As wildfires engulf the West, the non-profit Car Care Council reminds car owners to have their cabin air filters and engine air filters inspected and changed regularly to ensure they are providing maximum protection from smoke and debris.
Cabin air filters are the first line of defense against contaminants that reduce vehicle cabin air quality for vehicle owners and their passengers. The Car Care Council recommends that motorists in areas impacted by wildfires and those in surrounding states have their cabin air filters replaced. This simple, yet important, service will help ensure vehicle longevity as well as clean air inside the car.
The cabin air filter is responsible for cleaning the air entering the passenger compartment. Under normal circumstances, it helps trap pollen, bacteria, dust and exhaust gases that may find their way into a vehicle’s heating, ventilation and air conditioning (HVAC) system, compromising interior air quality and damaging the system. The filter also prevents leaves, bugs and other debris from entering the HVAC system, which could also cause problems.
Most cabin air filters are accessed through the panel in the HVAC housing, which may be under the hood or placed within the interior of the vehicle. A cabin air filter should not be cleaned and reinstalled. Instead, it should be replaced every 19,000 to 24,000 kilometers or per the owner’s manual. In areas with heavy airborne contaminants, such as soot, smoke and debris from wildfires, it should be changed more frequently.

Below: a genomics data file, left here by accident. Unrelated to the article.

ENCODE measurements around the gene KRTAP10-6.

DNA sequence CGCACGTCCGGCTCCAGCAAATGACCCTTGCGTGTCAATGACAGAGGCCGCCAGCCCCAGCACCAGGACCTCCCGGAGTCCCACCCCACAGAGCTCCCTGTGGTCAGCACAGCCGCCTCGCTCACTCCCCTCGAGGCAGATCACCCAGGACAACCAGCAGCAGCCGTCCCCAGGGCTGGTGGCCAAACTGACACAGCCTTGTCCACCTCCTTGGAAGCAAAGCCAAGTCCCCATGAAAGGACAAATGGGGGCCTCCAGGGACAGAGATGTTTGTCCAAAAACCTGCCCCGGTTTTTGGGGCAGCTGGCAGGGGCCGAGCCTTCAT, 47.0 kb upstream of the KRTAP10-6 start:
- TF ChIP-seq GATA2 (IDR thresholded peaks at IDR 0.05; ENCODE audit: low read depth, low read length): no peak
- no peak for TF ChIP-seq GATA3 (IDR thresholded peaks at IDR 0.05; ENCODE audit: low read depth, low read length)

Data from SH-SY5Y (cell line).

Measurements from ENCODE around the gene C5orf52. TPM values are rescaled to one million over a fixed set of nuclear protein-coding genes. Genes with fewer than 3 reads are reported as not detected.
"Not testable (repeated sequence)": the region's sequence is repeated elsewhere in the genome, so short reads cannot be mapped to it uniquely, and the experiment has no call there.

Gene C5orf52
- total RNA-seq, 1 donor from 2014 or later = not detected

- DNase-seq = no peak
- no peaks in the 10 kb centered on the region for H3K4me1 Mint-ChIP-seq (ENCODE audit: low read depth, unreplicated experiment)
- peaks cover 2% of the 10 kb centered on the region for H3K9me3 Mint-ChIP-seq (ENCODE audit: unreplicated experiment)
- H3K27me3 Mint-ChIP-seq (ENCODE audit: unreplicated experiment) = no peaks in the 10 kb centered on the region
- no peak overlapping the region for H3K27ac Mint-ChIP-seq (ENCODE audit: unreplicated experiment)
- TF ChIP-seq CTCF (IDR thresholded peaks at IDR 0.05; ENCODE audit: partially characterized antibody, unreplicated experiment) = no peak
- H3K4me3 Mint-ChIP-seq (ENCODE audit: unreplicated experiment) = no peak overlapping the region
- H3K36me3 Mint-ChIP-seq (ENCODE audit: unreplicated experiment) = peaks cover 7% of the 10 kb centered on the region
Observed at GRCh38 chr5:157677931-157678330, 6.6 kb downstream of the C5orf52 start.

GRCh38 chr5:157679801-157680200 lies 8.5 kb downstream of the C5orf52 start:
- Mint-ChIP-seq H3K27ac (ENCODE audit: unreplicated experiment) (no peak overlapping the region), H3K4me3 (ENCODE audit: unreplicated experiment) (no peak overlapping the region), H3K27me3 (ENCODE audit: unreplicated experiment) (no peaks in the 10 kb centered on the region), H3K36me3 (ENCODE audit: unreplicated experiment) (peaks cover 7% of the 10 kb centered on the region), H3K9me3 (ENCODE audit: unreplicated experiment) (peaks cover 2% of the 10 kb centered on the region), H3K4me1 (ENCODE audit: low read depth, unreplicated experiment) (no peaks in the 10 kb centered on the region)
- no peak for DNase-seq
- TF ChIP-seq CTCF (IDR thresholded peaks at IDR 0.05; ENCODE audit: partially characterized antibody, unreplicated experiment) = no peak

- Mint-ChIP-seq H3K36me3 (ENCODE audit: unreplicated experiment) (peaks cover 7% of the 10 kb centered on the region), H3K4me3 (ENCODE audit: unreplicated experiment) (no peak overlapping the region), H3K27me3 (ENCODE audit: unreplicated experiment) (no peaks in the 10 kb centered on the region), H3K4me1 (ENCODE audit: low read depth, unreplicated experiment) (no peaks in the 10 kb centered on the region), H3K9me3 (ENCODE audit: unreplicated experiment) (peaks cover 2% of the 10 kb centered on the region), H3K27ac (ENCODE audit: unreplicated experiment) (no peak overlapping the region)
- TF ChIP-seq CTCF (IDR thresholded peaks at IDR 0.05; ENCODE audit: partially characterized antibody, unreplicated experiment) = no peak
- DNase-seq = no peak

It’s important not to overlook the engine air filter. Engine air filters trap dirt particles, including soot, which can cause costly engine damage. They also plays a critical role in keeping smoke and debris from contaminating the airflow sensor on fuel-injected cars. As a rule of thumb, air filters should be inspected at each oil change and replaced annually or when showing other signs of contamination.